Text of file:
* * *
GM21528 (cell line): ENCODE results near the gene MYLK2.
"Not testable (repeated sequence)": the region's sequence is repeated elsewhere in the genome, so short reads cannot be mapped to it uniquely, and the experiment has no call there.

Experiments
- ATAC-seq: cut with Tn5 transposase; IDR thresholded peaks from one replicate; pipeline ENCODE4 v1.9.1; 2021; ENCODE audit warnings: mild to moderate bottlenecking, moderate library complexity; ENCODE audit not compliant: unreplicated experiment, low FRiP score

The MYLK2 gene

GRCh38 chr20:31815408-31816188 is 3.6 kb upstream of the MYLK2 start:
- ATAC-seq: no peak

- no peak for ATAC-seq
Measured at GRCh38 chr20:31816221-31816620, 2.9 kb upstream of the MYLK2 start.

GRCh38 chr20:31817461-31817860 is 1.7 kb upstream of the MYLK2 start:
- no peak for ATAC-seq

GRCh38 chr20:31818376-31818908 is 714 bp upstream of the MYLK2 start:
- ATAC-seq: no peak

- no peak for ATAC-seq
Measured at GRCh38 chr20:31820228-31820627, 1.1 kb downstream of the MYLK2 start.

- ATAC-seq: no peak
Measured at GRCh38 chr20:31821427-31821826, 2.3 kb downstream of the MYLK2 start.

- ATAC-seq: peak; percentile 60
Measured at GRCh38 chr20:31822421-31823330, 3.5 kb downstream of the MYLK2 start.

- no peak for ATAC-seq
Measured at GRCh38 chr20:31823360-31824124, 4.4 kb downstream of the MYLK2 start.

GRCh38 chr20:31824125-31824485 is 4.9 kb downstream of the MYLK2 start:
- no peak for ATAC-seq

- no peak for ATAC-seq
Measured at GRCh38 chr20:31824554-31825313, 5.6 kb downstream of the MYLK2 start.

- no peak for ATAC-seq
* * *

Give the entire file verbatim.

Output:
GM21528 (cell line): ENCODE results near the gene MYLK2.
"Not testable (repeated sequence)": the region's sequence is repeated elsewhere in the genome, so short reads cannot be mapped to it uniquely, and the experiment has no call there.

Experiments
- ATAC-seq: cut with Tn5 transposase; IDR thresholded peaks from one replicate; pipeline ENCODE4 v1.9.1; 2021; ENCODE audit warnings: mild to moderate bottlenecking, moderate library complexity; ENCODE audit not compliant: unreplicated experiment, low FRiP score

The MYLK2 gene

GRCh38 chr20:31815408-31816188 is 3.6 kb upstream of the MYLK2 start:
- ATAC-seq: no peak

- no peak for ATAC-seq
Measured at GRCh38 chr20:31816221-31816620, 2.9 kb upstream of the MYLK2 start.

GRCh38 chr20:31817461-31817860 is 1.7 kb upstream of the MYLK2 start:
- no peak for ATAC-seq

GRCh38 chr20:31818376-31818908 is 714 bp upstream of the MYLK2 start:
- ATAC-seq: no peak

- no peak for ATAC-seq
Measured at GRCh38 chr20:31820228-31820627, 1.1 kb downstream of the MYLK2 start.

- ATAC-seq: no peak
Measured at GRCh38 chr20:31821427-31821826, 2.3 kb downstream of the MYLK2 start.

- ATAC-seq: peak; percentile 60
Measured at GRCh38 chr20:31822421-31823330, 3.5 kb downstream of the MYLK2 start.

- no peak for ATAC-seq
Measured at GRCh38 chr20:31823360-31824124, 4.4 kb downstream of the MYLK2 start.

GRCh38 chr20:31824125-31824485 is 4.9 kb downstream of the MYLK2 start:
- no peak for ATAC-seq

- no peak for ATAC-seq
Measured at GRCh38 chr20:31824554-31825313, 5.6 kb downstream of the MYLK2 start.

- no peak for ATAC-seq